|About the Book|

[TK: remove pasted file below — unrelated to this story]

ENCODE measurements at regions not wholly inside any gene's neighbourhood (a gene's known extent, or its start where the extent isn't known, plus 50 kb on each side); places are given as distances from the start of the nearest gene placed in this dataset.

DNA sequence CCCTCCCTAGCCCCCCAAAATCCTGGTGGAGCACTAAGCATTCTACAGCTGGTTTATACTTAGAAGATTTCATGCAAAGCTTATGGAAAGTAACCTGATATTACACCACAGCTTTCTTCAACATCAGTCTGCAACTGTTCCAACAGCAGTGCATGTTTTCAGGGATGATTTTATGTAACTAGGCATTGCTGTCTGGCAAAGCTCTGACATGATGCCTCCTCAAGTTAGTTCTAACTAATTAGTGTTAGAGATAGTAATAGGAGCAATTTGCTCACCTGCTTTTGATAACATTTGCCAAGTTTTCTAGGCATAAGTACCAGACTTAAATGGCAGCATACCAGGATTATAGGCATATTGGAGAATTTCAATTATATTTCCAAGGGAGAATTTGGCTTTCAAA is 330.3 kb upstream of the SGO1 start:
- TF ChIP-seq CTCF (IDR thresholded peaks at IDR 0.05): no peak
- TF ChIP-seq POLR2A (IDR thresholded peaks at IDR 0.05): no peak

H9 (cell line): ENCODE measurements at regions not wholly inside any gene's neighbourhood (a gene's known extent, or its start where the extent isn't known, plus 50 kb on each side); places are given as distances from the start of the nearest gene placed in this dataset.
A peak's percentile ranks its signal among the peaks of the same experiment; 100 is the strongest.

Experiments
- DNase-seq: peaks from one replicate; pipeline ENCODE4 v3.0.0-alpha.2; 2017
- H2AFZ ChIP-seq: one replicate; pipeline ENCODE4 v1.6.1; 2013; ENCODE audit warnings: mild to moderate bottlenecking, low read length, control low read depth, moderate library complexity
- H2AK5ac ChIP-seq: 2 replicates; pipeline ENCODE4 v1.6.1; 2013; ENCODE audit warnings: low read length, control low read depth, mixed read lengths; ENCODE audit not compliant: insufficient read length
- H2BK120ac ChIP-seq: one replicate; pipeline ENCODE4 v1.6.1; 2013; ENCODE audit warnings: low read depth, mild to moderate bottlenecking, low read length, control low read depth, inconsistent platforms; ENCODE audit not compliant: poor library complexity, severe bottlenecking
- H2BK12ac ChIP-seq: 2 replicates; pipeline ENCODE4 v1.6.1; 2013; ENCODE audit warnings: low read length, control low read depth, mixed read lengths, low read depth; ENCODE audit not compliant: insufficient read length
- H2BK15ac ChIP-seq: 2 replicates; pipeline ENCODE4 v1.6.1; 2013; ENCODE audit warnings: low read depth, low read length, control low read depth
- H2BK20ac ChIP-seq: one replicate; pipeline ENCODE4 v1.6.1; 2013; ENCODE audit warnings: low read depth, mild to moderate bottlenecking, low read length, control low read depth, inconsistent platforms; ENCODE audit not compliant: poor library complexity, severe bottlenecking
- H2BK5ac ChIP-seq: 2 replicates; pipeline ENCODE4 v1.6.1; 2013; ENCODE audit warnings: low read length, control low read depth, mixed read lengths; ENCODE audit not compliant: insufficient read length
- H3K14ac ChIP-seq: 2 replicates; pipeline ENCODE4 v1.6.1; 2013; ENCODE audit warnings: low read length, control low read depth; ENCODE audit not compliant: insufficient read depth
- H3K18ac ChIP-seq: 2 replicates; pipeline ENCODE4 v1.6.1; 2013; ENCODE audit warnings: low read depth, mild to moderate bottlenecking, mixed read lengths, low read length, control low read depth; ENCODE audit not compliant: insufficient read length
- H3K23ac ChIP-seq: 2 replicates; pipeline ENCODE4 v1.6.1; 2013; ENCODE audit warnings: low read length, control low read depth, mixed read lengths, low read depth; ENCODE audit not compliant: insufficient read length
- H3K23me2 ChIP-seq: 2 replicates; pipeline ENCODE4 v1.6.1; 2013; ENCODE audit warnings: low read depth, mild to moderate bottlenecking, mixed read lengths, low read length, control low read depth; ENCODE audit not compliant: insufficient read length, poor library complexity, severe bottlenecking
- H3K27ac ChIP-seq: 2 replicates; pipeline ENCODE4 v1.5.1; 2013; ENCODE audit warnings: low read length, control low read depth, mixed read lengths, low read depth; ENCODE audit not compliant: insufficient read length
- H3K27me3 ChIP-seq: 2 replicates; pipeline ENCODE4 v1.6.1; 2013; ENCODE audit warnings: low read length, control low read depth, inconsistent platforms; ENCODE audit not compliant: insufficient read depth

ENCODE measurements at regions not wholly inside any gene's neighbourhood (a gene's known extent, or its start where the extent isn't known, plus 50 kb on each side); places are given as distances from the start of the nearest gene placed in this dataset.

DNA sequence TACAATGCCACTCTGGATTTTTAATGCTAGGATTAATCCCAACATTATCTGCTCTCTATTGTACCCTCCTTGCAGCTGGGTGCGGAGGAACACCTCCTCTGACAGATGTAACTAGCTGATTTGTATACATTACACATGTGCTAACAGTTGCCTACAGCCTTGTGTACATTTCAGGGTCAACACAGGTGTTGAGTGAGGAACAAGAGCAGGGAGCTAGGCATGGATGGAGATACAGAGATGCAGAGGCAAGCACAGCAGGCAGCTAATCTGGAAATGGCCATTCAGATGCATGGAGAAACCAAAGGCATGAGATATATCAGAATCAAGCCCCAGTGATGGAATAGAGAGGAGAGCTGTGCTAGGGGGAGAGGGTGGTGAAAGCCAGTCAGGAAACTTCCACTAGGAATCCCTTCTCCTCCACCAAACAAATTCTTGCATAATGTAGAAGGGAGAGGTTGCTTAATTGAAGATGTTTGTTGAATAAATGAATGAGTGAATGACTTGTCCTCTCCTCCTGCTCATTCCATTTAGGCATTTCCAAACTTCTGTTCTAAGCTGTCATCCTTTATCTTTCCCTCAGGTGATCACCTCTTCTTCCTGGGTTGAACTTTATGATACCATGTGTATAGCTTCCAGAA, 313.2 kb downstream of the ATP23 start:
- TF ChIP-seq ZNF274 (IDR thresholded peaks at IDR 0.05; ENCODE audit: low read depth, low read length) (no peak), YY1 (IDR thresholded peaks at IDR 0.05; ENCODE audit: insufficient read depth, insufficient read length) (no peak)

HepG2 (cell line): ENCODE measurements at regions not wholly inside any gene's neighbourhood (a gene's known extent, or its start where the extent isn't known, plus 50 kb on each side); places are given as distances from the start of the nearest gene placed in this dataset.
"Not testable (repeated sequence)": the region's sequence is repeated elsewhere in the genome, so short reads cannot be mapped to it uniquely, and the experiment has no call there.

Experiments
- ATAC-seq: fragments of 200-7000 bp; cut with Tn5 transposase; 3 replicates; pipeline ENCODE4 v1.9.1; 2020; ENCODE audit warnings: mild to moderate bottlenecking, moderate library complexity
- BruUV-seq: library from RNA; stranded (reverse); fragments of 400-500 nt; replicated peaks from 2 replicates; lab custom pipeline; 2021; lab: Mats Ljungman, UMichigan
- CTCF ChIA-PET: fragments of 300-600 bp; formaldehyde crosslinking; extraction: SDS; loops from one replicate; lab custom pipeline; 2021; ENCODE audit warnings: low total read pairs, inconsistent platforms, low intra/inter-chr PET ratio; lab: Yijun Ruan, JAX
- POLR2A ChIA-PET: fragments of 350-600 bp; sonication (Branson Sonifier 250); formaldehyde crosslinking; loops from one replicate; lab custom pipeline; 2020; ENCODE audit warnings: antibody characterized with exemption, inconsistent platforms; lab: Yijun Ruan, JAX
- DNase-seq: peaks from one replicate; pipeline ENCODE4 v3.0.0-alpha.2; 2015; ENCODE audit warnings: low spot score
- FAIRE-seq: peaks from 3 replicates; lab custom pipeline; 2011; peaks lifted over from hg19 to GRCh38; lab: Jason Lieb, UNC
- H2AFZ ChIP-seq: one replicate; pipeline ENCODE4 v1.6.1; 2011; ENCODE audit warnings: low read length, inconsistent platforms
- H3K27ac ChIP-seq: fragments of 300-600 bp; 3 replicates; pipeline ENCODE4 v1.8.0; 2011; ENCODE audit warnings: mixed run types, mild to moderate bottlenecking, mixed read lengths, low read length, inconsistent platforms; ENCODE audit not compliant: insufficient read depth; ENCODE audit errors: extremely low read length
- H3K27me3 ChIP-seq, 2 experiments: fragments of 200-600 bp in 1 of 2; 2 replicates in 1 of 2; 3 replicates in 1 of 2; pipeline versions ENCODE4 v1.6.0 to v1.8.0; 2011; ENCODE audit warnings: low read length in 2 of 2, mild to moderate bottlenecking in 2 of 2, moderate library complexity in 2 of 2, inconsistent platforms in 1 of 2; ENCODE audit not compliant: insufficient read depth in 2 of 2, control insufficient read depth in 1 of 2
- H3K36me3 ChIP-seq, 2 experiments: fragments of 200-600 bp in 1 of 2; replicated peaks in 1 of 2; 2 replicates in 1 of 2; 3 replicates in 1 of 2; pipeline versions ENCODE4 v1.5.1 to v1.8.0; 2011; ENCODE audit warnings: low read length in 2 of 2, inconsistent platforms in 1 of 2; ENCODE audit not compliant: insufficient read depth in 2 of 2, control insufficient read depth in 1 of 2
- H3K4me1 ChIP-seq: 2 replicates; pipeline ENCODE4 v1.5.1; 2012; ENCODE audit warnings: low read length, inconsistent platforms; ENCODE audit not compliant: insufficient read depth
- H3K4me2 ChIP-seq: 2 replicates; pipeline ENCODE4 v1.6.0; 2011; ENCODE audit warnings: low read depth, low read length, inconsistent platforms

This book, the oldest and first of several publications by Peter Wilberg on the ontological dimension of listening in both psychotherapy and somatic medicine, is dedicated to the fulfilment of Martin Heideggers hope that his thinking wouldMoreThis book, the oldest and first of several publications by Peter Wilberg on the ontological dimension of listening in both psychotherapy and somatic medicine, is dedicated to the fulfilment of Martin Heideggers hope that his thinking would ...escape the confines of the philosophers study and become of benefit to wider circles, in particular to a large number of suffering human beings. The German word for listening (zuhoren) belongs to a family of words including to hear (horen), to belong (gehoren) and belonging together (Zugehorigkeit). The essential unity or belonging together of Being and Listening was nowhere more strikingly affirmed than in a saying of the German thinker Martin Heidegger: We hear, not the ear. This saying indicates that it is not bodies or ears but beings that hear. It also hints at a dimension of belonging together or we-ness in the activity of hearing and of listening. For how a human being addresses us, what they say to us - and the manner in which they say it - is itself and already a response to the way in which we are or are not listening to and hearing them - the wavelength of our listening attunement to them. Conversely, as Heidegger goes on to say: ...if we hear, something is not merely added to what the ear picks up- rather, what the ear perceives and how it perceives will already be attuned (gestimmt) and determined (bestimmt) by what we hear... Such a Heideggerian language of listening, which speaks in a German vocabulary, may be unfamiliar to those whose approach to counselling is shaped by terminologies derived from Freud, Rogers or new cognitive therapies. Yet it has a power to radically deepen our experience of what we call listening- allowing us to understand it merely as a prelude to some form of therapeutic response - nor as a one among other counselling skills or techniques - but rather as our most primordial way of being with and bearing with another human being in pregnant silence. It through this capacity to patiently be and bear with another persons suffering that they in turn can come to be with and bear it in a more patient way - thus granting it time to bear forth or give birth, not just to newly felt questions and insights, but to a whole inner bearing towards their life world and relationships, i.e. to a new way of being - one itself rooted in a new way of listening.